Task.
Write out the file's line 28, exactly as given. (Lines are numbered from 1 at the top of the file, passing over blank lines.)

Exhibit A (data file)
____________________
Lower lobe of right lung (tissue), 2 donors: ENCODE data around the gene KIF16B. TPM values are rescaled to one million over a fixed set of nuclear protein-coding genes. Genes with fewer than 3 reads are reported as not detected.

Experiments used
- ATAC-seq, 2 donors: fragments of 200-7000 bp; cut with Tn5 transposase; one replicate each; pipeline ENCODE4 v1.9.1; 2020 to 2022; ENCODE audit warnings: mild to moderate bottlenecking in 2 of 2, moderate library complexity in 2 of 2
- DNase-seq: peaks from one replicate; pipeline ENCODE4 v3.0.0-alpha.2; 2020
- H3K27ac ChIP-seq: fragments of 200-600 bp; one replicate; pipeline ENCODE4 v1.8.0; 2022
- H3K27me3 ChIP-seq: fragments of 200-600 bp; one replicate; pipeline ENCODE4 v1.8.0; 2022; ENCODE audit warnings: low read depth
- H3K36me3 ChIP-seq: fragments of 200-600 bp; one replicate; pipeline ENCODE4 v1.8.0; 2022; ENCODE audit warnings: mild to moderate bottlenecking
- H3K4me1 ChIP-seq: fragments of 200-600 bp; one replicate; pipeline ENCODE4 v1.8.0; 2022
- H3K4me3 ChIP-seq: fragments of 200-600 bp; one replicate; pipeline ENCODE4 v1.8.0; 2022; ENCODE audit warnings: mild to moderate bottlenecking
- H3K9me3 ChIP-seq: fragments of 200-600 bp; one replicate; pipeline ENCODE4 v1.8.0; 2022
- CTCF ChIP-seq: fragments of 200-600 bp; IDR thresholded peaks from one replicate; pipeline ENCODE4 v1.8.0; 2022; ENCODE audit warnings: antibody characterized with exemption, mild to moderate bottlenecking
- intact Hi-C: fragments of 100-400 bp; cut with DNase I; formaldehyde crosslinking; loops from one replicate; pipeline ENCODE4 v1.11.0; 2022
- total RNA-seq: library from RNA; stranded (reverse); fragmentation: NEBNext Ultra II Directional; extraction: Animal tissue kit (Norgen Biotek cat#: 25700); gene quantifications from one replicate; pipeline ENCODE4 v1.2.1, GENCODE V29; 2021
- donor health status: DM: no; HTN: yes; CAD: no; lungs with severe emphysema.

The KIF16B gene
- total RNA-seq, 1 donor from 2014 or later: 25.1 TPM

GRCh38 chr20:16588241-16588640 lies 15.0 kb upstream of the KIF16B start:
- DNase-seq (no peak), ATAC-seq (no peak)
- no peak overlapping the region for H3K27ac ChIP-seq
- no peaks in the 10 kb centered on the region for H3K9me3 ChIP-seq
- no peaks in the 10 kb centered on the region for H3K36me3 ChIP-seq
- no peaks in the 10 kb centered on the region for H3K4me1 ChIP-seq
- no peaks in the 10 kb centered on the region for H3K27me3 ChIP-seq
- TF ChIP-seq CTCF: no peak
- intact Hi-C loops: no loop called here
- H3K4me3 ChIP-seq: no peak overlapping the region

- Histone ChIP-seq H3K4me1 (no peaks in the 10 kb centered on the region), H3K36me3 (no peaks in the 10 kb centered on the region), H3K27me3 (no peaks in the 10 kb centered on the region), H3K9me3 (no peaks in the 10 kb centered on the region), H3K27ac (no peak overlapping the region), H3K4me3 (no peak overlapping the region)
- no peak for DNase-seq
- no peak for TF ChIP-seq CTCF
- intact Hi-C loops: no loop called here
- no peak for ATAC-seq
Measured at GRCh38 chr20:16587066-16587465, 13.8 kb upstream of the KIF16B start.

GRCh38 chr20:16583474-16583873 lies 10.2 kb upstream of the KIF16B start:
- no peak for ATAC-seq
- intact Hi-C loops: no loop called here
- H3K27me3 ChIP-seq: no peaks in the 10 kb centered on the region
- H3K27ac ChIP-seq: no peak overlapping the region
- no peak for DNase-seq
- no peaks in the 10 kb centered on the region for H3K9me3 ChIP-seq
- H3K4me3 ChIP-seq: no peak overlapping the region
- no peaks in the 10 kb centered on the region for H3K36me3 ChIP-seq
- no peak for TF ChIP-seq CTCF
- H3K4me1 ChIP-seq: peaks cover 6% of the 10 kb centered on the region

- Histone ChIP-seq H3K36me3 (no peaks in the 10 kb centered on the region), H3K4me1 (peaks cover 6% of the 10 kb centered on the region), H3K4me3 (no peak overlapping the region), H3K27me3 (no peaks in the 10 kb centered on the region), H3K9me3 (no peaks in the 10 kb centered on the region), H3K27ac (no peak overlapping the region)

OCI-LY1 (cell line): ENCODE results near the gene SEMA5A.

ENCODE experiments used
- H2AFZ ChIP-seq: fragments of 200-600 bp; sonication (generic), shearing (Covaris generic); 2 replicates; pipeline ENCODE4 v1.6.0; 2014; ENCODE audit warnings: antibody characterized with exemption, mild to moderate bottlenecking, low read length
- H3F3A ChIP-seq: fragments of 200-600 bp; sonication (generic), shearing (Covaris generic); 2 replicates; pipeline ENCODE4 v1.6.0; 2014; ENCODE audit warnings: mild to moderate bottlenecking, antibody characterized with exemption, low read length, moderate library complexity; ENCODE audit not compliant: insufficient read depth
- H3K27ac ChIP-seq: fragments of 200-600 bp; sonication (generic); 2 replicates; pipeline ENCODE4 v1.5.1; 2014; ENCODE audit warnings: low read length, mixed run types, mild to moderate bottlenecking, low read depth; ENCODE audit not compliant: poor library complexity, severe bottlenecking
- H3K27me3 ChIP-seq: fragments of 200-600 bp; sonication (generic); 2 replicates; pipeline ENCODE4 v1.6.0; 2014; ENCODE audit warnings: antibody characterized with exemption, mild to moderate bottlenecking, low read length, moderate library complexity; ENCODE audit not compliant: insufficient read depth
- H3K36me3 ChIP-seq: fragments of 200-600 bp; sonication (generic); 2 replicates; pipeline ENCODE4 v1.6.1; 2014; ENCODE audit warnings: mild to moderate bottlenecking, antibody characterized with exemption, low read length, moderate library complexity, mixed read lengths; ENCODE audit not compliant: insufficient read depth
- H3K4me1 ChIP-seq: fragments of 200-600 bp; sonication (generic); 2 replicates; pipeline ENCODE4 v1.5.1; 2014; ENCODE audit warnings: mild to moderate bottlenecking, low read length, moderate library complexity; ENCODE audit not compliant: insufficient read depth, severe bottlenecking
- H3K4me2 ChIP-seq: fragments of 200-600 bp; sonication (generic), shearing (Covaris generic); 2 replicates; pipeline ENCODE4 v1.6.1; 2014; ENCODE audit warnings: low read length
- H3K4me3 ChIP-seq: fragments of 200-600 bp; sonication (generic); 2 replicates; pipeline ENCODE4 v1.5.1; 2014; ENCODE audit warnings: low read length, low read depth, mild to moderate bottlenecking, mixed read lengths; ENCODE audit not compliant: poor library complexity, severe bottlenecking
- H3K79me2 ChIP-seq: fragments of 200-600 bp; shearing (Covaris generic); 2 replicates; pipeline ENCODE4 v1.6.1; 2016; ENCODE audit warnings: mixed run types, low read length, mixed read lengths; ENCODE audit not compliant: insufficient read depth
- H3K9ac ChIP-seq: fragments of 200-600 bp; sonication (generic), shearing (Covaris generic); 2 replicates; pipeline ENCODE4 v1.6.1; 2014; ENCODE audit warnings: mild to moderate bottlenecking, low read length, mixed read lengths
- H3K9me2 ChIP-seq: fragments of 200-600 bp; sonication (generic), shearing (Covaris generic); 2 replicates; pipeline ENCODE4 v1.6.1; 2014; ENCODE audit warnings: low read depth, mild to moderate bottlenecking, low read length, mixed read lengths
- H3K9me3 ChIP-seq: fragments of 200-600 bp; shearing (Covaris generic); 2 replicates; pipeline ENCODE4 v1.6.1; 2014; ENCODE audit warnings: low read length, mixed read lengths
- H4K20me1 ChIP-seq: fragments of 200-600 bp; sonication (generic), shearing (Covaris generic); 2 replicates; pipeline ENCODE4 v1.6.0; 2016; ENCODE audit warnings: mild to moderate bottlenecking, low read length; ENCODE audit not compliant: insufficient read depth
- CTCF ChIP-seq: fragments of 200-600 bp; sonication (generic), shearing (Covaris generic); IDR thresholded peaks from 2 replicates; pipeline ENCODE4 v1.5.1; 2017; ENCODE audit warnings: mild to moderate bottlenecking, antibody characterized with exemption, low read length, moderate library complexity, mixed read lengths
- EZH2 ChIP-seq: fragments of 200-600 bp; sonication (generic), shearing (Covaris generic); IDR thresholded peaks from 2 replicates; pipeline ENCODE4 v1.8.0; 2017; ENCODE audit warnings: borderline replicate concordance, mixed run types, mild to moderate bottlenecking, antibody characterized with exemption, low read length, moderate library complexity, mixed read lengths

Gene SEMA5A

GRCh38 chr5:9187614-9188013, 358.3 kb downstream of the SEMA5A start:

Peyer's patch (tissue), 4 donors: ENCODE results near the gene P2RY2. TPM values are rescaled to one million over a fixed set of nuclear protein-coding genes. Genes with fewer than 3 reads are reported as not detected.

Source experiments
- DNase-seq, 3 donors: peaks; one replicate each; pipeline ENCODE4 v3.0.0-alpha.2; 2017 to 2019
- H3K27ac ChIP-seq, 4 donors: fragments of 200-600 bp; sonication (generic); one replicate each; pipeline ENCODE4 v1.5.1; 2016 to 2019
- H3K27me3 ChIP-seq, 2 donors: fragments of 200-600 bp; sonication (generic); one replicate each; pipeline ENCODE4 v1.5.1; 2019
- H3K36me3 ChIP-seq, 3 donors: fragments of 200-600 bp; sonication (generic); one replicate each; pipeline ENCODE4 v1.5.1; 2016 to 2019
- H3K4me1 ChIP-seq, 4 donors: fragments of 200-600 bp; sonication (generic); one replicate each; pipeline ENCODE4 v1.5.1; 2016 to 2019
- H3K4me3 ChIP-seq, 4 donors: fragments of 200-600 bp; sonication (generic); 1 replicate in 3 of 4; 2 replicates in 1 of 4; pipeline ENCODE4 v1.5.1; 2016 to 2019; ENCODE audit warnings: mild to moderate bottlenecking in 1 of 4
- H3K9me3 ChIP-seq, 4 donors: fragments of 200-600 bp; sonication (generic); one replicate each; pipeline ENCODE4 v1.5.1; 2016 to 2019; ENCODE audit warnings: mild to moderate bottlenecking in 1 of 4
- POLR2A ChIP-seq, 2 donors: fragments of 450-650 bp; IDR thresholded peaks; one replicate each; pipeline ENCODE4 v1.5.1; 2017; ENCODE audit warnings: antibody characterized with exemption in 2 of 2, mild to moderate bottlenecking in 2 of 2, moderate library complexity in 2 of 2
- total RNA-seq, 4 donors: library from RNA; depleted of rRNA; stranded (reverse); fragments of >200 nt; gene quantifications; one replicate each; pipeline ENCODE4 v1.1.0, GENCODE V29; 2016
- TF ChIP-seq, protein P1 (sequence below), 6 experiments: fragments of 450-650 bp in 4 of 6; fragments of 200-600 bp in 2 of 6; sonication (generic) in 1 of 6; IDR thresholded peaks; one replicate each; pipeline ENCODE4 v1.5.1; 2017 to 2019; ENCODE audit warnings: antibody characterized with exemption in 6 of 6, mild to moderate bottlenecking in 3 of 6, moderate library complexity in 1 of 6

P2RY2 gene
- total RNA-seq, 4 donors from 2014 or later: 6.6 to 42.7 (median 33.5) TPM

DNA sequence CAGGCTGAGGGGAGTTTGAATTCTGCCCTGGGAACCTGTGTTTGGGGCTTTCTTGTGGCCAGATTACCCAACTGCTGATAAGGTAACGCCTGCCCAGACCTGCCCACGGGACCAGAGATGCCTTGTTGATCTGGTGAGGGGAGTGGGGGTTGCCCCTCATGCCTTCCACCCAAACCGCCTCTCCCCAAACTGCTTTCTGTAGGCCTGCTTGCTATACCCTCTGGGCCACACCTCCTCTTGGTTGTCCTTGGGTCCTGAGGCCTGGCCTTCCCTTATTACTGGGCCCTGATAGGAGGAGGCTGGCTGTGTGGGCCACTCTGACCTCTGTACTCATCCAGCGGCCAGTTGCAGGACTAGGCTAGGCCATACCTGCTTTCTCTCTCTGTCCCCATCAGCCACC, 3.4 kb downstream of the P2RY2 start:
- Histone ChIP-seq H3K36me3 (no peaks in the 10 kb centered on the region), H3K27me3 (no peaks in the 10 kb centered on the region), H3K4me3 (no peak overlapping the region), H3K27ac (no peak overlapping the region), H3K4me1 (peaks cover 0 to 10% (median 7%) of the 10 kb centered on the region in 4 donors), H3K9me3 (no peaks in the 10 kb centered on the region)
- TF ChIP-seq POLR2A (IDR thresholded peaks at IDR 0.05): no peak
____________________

- no peak for DNase-seq